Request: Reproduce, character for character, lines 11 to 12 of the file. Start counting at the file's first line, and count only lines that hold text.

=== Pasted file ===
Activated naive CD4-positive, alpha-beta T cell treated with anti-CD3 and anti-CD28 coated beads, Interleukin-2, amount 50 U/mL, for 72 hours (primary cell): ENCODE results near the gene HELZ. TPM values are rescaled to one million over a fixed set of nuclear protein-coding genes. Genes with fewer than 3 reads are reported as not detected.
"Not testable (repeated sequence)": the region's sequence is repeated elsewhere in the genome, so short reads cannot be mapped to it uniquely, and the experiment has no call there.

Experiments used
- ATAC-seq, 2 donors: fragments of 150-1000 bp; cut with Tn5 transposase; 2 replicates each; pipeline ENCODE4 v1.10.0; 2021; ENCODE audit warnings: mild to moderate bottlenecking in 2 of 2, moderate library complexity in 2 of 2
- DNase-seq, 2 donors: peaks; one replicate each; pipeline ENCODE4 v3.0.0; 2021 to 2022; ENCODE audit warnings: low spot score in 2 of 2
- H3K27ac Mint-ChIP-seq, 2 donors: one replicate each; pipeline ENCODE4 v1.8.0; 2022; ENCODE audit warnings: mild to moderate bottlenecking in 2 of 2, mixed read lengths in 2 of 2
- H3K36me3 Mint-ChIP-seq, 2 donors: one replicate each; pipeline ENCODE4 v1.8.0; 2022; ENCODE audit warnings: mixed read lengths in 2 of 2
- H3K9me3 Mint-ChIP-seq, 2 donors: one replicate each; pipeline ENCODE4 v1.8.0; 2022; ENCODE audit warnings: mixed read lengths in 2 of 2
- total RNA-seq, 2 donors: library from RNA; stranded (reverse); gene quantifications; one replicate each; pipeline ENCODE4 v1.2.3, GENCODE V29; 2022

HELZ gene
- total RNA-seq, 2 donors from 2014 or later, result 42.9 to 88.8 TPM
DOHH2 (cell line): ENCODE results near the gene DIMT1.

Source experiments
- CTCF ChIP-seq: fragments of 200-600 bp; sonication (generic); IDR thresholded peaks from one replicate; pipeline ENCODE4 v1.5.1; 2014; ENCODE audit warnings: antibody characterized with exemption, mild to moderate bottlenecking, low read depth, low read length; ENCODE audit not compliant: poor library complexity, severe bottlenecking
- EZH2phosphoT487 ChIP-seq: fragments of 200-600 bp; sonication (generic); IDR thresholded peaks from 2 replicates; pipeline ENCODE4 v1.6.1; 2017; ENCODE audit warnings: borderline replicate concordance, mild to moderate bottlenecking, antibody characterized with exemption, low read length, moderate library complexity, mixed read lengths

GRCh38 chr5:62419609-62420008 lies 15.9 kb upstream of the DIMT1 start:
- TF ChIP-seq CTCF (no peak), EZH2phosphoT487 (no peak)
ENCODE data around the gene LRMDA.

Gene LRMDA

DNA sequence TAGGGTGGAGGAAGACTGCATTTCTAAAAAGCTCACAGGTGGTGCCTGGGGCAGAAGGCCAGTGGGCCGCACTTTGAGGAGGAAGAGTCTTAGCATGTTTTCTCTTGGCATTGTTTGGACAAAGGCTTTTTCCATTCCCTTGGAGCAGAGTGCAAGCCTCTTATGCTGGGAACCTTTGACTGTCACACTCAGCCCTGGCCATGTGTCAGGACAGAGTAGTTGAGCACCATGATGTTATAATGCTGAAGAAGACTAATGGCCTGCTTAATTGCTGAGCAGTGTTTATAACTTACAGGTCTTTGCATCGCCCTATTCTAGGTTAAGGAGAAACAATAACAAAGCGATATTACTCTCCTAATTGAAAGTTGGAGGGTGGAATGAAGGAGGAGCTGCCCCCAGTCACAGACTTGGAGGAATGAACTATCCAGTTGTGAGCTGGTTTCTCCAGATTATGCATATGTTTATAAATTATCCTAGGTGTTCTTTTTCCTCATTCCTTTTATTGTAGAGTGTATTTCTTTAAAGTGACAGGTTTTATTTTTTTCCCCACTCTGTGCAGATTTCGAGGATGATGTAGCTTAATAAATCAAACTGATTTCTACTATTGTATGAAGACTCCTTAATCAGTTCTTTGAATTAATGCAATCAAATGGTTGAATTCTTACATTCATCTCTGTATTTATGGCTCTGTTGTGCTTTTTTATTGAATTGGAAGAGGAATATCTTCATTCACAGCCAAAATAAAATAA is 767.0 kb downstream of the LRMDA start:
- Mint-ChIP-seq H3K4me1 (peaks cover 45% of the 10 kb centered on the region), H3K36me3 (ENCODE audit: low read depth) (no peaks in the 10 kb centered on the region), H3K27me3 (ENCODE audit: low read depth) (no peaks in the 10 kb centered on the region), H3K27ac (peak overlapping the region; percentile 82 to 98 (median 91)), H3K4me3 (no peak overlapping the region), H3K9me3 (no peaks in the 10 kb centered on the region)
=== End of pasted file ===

- total RNA-seq, 2 donors from 2014 or later, result 42.9 to 88.8 TPM
DOHH2 (cell line): ENCODE results near the gene DIMT1.